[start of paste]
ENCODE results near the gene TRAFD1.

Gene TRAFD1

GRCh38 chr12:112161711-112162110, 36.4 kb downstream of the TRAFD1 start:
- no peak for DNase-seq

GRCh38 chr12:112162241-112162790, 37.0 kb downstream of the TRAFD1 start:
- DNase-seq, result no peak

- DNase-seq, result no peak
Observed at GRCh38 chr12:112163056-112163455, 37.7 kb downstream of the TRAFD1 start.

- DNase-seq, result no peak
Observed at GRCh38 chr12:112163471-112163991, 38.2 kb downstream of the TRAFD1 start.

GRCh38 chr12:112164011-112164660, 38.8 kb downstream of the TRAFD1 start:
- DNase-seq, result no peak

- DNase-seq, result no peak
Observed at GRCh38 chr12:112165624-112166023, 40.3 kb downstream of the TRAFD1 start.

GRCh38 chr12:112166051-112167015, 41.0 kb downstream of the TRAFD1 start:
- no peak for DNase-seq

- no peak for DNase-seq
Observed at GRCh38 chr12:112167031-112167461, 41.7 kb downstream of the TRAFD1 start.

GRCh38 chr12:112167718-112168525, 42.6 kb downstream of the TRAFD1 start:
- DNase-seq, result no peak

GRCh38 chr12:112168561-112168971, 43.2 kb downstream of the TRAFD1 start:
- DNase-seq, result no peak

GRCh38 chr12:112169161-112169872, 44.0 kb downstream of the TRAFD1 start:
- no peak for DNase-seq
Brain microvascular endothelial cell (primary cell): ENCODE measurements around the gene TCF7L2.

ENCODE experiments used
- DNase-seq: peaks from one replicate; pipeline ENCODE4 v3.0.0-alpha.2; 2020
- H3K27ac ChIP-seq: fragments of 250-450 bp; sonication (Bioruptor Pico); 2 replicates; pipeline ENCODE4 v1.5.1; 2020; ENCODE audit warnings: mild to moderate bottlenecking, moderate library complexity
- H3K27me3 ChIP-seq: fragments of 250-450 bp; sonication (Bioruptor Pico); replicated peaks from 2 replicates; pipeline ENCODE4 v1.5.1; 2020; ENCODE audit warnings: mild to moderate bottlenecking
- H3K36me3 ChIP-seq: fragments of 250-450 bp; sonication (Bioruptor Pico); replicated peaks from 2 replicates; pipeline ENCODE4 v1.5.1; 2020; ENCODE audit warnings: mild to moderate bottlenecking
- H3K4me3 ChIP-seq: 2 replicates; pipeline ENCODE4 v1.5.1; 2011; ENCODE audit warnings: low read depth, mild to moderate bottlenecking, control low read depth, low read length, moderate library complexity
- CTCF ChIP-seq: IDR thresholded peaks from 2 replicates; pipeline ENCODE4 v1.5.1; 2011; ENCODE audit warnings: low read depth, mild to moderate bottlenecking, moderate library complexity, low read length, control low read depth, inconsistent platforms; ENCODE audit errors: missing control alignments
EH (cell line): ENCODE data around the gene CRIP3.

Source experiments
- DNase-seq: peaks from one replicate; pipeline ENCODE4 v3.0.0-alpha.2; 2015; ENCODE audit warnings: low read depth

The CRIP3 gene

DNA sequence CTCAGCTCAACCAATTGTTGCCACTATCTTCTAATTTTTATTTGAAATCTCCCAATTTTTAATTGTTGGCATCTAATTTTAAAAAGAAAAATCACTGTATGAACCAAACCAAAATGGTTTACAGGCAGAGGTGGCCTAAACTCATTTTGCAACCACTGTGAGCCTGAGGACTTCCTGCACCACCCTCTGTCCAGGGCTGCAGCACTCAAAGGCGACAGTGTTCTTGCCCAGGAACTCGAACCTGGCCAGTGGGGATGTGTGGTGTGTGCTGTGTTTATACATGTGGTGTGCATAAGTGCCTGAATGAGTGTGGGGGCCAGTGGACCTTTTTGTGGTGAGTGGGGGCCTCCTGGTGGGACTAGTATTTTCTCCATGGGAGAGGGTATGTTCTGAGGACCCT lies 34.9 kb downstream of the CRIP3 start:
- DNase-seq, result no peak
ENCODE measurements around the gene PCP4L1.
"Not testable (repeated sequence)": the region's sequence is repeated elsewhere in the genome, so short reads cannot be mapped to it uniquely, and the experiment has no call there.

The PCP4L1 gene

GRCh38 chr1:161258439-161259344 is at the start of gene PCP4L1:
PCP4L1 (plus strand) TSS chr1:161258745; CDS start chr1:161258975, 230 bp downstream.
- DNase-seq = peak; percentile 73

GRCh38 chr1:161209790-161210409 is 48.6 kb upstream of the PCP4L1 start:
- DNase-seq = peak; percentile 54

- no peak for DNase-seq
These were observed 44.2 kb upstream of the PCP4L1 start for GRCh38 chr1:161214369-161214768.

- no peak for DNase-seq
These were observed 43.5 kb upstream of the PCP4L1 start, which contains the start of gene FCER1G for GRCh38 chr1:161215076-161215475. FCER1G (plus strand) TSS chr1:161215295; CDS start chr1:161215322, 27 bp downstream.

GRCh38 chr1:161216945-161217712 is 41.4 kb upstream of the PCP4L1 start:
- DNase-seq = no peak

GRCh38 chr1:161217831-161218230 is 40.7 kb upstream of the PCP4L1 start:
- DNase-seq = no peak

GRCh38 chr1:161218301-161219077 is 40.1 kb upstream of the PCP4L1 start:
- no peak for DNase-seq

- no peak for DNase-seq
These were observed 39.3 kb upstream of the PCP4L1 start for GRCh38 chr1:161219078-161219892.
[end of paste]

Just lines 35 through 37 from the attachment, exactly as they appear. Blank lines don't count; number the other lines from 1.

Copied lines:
- DNase-seq: peaks from one replicate; pipeline ENCODE4 v3.0.0-alpha.2; 2015; ENCODE audit warnings: low read depth

The CRIP3 gene

DNA sequence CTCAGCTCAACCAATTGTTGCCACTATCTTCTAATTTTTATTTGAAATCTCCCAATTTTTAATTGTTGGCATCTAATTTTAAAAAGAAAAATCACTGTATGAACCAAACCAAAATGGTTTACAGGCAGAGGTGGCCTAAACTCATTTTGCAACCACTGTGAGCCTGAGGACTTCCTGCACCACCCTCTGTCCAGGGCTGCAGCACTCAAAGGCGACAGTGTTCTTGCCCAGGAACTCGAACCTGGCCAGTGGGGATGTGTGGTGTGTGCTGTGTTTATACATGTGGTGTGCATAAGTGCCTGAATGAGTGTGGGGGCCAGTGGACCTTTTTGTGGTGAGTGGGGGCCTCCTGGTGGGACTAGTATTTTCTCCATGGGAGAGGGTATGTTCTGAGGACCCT lies 34.9 kb downstream of the CRIP3 start: